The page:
admiraljkb
      • RE: Landmark case? University Vs Former student, cadaver 'Bernie'

        @admiraljkb The Cold Ware era comic Yakov Smirnoff used to joke:
        Like America, in the Soviet Union we have Freedom of Speech.
        In America, you have Freedom *After* Speech.
        It's a nice difference!
        Matt Heffron
      • RE: Landmark case? University Vs Former student, cadaver 'Bernie'

        @admiraljkb - and who are they to judge the appropriateness of the statements? Exactly WHAT does her statements have to do with her academic performance? THAT is what the university is being paid for; to teach her the coursework for which she enrolled. If she knows her stuff, she should get a grade appropriate to her performance, and her opinions outside of class should not enter into it.

        I can see in the future a physics student going from an A to an F because he dared to voice his opinion that Obama isn't a natural born citizen or that Gingrich is a serial adulterer, or "Down with Big Brother", on his twitter feed.

        She's being punished for thoughtcrime by way of her grades.
        hiraghm@...
  • I hope she loses...

    For me, it isn't so much freedom of speech, as opposed to what she alleges to have done. Whether she wrote about it on Facebook or not, keeping the hair, concealing the trocar, making death threats and "taking her agression out on the corpse" are all things that she should not have done.

    The death threats are probably not really University business, as long as she wasn't talking about faculty, but the rest are all ethical breaches, regardless of whether she wrote them up on Facebook or not.

    Abusing the cadaver and removing parts of it (even if only hair) are violations that she performed ON CAMPUS. That she was dumb enough to publicise it afterwards is neither here nor there.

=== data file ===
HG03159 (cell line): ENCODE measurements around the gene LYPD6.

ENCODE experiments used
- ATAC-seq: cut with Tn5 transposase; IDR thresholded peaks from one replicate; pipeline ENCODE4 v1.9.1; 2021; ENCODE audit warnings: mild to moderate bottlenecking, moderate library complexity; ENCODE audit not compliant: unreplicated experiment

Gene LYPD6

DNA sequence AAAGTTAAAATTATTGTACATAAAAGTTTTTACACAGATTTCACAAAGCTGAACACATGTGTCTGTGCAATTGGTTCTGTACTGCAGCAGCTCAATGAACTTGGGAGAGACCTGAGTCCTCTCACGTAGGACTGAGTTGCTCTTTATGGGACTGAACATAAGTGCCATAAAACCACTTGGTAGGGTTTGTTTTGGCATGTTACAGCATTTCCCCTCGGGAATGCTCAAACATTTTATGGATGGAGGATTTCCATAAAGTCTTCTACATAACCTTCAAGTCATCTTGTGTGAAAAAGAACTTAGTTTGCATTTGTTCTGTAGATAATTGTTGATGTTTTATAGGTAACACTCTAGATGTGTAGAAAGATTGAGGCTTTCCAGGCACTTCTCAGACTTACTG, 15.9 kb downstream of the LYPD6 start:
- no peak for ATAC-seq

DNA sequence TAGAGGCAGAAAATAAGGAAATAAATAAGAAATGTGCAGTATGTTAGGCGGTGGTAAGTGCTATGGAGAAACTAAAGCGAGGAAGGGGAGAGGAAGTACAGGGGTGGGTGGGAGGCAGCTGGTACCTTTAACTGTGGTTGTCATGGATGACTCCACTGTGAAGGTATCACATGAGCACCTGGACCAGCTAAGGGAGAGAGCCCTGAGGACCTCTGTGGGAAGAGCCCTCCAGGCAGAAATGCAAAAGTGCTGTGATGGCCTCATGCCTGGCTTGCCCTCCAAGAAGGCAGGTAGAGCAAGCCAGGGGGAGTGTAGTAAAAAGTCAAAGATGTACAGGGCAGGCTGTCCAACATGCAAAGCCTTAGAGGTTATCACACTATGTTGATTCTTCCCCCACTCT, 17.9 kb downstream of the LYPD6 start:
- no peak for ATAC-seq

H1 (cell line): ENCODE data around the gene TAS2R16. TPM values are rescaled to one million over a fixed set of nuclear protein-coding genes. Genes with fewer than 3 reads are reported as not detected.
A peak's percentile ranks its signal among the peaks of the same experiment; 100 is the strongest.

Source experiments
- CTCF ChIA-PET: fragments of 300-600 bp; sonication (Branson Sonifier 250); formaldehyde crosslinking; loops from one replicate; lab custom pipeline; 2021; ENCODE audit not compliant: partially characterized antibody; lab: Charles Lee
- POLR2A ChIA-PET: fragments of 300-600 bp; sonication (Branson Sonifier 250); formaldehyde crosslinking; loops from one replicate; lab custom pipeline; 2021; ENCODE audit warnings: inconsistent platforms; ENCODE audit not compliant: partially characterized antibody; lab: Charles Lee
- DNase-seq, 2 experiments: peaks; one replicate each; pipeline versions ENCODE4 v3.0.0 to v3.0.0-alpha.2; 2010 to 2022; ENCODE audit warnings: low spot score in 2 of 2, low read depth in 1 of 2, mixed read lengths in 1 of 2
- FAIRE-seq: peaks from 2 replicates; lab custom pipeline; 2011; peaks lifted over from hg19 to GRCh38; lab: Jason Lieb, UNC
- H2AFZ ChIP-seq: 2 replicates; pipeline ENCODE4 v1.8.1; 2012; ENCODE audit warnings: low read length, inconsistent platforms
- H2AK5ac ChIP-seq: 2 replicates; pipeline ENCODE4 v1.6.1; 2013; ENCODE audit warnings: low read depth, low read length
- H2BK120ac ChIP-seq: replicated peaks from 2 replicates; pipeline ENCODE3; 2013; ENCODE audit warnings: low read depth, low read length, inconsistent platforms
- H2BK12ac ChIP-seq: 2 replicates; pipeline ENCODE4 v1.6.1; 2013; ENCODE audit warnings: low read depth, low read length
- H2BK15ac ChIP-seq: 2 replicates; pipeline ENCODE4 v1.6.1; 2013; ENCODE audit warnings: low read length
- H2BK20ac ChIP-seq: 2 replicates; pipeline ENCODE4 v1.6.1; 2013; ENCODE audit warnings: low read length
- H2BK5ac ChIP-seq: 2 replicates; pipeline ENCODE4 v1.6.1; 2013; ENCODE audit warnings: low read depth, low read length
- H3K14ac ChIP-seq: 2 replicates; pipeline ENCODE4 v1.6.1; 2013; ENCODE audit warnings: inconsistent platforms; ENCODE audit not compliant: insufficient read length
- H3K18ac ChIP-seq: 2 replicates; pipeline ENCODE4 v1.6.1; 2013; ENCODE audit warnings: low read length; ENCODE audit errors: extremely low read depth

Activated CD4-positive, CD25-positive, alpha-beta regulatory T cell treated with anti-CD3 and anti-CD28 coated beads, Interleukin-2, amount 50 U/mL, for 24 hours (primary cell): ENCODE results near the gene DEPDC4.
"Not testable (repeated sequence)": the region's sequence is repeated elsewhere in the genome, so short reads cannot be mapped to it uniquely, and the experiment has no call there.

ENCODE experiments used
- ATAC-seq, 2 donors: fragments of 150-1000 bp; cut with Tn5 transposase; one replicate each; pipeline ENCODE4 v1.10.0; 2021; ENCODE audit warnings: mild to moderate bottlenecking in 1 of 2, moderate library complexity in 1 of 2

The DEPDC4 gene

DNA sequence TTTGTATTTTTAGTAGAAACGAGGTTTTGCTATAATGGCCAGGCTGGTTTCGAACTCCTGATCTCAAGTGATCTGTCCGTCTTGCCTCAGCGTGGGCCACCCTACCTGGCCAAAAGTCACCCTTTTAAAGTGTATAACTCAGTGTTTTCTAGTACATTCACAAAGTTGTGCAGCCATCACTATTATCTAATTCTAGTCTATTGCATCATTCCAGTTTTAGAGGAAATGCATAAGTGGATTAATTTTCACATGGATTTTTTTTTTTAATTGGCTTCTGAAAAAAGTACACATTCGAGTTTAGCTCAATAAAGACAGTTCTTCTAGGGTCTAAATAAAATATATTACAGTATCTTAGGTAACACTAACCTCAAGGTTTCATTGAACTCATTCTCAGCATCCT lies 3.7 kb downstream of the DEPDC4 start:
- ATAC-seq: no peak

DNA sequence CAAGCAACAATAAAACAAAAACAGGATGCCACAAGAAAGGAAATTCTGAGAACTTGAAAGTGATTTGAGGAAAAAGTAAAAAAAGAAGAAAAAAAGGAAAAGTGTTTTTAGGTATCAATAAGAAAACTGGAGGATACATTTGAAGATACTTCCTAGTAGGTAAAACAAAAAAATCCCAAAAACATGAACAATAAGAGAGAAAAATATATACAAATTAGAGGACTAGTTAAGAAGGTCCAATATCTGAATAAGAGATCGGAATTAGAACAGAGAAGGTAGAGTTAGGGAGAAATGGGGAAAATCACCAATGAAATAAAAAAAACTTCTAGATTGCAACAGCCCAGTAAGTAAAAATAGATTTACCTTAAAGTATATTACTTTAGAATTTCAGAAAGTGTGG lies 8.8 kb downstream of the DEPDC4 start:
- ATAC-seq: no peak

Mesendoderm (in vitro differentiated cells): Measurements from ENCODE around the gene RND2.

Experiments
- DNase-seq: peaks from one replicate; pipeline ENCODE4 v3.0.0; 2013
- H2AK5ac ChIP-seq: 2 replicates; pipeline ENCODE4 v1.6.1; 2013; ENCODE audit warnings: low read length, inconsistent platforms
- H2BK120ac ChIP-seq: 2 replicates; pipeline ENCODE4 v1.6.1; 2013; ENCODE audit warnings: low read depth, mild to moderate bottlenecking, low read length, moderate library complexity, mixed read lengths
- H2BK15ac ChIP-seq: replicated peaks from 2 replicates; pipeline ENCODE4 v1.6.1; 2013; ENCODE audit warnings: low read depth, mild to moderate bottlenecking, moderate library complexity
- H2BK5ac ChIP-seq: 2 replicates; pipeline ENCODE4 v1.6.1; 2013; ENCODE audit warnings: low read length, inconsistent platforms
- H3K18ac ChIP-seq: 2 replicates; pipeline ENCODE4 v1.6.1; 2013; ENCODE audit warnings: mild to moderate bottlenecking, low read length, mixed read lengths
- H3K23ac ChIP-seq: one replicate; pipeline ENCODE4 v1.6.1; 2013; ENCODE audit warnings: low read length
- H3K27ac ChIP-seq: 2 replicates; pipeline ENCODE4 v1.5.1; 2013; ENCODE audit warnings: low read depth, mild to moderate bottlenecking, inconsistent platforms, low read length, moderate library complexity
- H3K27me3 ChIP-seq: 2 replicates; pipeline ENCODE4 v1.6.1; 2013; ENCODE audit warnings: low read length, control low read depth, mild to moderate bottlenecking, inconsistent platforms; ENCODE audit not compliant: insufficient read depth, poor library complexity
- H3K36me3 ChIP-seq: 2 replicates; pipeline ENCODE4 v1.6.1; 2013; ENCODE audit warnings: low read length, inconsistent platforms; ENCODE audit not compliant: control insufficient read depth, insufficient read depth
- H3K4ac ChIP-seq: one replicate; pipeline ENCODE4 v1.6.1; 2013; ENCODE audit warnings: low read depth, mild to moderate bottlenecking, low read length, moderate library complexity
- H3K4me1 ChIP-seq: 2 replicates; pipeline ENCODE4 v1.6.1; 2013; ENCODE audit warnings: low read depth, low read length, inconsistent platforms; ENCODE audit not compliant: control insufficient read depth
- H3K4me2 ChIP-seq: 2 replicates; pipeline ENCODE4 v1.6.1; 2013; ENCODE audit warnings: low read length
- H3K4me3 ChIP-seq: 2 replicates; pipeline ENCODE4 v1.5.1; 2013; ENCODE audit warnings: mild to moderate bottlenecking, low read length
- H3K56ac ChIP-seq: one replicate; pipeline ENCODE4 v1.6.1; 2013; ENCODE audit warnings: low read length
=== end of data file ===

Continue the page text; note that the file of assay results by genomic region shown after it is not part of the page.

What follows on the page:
wright_is
    • RE: Landmark case? University Vs Former student, cadaver 'Bernie'

      @wright_is

      True enough--assuming she actually did what she posted she did...

      If you don't believe anything on Facebook you're right more often than not. :)
      wolf_z
      • RE: Landmark case? University Vs Former student, cadaver 'Bernie'

        @wolf_z
        It's an open confession. Even if she didn't do it, she'd have to get witnesses to prove it.

        I can also assume the contract for the cadaver has some sort of ethics clauses to the Uni so that the family and deceased feel comfortable that the proper respect is paid. Stories like this mean that less people will donate their bodies to science.
        admiraljkb
    • RE: Landmark case? University Vs Former student, cadaver 'Bernie'

      @wright_is I agree, but she may never have really done those things. People who donate their bodies to science should have some assurance that such a gift will be treated with respect. Students who violate such a precious gift should be expelled, at the least. But the next step is to investigate. If she's found with a lock of 'Bernie's' hair, she should get the full punishment the law provides.

      The university may not be able to stop her from saying what she wants on FB, but I bet they can use it as grounds to open said investigation and make her think twice before opening her big yap the next time. People can say anything they want, apparently. Politicians sure can, with acres of money provided by Corporation-Citizens. So why not spoiled-rotten college students.
      JoeFoerster